# Decomposition of a not f.g. module over PID

For a module $M$ over PID which is not finitely generated, do we still have the isomorphism $M\cong Tor(M)\oplus M/Tor(M)$? If not can you give a counter-example?

• @Bernard: That presumably means the torsion submodule, the set of $m\in M$ that are annihilated by some nonzero element of the ring. – Eric Wofsey Jul 26 '18 at 22:25
• @EricWofsey; Why, yes of course! – Bernard Jul 26 '18 at 22:28

## 1 Answer

No. For instance, over the ring $\mathbb{Z}$, let $M=\prod\mathbb{Z}/(p)$ where the product ranges over all primes $p$. Then the torsion subgroup $T$ of $M$ is just the direct sum $\bigoplus \mathbb{Z}/(p)$, set set of elements of $M$ which have only finitely many nonzero coordinates. The quotient $M/T$ is then divisible, since for any $m\in M$ and any nonzero $a\in\mathbb{Z}$, we can divide $m$ by $a$ after modifying only finitely many coordinates of $m$ (namely, those corresponding to primes that divide $a$).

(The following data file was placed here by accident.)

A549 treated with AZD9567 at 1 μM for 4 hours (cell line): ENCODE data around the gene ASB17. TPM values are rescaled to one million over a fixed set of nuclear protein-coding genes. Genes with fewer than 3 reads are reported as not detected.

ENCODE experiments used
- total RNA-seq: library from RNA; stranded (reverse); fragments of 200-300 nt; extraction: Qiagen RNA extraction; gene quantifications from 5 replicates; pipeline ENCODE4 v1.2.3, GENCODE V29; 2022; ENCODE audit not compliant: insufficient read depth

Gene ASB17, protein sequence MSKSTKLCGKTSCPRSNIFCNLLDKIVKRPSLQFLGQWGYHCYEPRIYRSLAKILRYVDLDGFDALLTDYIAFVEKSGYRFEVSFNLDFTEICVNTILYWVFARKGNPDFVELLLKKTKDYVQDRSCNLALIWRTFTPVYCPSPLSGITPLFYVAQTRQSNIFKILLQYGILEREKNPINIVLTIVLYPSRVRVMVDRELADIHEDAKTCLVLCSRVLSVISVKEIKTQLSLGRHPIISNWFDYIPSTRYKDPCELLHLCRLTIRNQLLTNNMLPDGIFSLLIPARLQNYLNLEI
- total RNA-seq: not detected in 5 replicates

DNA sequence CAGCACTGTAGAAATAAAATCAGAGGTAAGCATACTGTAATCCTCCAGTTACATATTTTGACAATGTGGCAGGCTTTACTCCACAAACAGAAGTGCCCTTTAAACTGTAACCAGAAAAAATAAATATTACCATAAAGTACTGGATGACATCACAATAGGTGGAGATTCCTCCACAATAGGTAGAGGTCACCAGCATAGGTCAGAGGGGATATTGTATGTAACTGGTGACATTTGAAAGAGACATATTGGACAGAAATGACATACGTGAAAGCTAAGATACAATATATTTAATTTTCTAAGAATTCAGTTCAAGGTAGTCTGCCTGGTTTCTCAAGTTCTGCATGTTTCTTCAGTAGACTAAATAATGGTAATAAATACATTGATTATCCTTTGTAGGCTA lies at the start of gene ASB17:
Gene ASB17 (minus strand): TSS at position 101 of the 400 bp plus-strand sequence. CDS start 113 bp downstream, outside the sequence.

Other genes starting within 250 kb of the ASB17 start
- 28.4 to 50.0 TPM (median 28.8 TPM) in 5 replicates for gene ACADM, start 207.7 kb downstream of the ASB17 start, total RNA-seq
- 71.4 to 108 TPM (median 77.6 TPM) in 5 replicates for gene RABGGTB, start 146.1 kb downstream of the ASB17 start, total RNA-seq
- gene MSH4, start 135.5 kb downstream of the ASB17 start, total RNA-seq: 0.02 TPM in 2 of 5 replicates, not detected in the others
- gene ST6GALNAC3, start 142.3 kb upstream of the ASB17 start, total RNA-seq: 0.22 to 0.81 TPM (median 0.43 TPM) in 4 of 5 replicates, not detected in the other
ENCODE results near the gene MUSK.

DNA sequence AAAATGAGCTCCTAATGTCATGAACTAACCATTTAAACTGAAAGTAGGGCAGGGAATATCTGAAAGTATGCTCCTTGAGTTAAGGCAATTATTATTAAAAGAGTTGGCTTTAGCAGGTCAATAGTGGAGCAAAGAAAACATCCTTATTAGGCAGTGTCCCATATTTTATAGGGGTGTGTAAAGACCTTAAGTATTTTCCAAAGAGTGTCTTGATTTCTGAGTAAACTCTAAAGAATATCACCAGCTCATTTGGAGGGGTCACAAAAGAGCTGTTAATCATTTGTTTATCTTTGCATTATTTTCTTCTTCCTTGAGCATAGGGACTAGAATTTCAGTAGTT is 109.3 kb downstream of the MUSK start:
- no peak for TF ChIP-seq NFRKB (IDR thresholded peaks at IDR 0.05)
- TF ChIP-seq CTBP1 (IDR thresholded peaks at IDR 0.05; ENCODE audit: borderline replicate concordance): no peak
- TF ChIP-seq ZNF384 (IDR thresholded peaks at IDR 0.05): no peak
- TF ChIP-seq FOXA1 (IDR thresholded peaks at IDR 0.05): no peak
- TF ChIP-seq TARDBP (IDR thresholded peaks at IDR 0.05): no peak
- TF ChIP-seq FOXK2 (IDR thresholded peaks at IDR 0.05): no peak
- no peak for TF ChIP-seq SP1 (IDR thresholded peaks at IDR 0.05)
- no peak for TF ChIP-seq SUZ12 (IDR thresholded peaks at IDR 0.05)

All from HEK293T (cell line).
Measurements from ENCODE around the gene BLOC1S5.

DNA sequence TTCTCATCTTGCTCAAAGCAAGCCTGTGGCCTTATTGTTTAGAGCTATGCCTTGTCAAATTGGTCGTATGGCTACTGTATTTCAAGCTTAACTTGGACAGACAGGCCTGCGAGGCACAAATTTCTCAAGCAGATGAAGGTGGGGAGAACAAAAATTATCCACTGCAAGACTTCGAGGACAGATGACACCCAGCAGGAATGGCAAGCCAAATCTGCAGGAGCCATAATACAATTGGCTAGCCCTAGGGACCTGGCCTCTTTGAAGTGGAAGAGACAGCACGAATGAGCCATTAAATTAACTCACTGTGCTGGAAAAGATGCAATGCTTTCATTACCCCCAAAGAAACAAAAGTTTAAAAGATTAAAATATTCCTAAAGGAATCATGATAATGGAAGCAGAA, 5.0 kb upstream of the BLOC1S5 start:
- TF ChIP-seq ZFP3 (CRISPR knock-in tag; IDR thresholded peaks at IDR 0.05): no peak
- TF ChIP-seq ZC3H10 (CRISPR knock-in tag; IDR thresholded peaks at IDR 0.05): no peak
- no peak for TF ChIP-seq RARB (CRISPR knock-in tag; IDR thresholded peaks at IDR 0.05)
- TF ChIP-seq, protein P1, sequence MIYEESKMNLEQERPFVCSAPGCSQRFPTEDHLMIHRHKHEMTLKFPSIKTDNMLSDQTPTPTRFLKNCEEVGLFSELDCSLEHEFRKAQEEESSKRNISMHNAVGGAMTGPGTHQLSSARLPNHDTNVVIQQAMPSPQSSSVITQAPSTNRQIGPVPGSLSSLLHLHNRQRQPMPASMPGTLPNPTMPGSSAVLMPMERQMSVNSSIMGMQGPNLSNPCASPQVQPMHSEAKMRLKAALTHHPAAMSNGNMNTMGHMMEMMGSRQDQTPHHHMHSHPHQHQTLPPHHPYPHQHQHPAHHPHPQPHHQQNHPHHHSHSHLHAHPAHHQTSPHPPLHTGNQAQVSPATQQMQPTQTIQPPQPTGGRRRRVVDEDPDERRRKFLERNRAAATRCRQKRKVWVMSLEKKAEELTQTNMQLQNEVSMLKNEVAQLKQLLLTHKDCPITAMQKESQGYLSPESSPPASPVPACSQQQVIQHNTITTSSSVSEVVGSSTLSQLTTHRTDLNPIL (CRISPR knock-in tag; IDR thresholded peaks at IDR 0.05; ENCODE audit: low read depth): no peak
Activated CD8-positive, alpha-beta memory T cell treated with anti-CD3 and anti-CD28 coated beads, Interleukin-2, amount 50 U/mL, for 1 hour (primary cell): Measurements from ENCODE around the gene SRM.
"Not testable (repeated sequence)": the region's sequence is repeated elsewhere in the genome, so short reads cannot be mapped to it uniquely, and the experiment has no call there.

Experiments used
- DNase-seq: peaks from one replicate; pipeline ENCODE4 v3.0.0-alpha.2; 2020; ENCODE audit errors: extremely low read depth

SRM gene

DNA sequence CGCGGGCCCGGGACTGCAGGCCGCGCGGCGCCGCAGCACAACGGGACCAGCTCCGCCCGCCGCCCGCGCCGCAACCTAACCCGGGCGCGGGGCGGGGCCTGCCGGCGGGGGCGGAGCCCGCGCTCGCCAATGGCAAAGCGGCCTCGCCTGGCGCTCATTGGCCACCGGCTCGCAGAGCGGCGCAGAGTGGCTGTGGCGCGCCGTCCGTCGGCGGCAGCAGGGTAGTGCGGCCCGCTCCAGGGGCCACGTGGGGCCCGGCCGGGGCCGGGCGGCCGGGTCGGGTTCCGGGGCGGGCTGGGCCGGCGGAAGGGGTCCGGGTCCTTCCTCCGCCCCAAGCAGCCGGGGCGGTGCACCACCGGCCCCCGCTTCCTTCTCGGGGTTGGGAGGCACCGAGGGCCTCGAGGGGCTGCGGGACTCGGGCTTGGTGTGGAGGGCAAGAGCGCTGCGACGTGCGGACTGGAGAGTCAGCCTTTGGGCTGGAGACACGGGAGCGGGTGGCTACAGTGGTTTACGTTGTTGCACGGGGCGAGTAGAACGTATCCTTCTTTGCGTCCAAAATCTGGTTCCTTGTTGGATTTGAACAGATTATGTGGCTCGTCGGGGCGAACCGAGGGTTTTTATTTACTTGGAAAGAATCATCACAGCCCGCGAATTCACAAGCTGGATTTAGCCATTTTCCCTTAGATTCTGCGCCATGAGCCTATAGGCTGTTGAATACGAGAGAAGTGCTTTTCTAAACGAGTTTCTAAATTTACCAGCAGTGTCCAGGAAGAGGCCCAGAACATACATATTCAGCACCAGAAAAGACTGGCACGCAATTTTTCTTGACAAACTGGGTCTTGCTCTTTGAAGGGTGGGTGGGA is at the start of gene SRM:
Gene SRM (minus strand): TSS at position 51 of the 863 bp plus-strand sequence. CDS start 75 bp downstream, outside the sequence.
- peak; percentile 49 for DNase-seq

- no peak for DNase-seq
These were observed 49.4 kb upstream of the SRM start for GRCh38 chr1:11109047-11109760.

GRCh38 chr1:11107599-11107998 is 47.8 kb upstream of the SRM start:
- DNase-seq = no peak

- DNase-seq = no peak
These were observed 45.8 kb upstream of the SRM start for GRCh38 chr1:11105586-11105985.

However, the only element of $M$ which is divisible by every nonzero integer is $0$, since if $m\in M$ is divisible by a prime $p$ then its $p$-coordinate must be $0$. So $M$ has no nontrivial divisible subgroups, and in particular it does not have a subgroup isomorphic to $M/T$.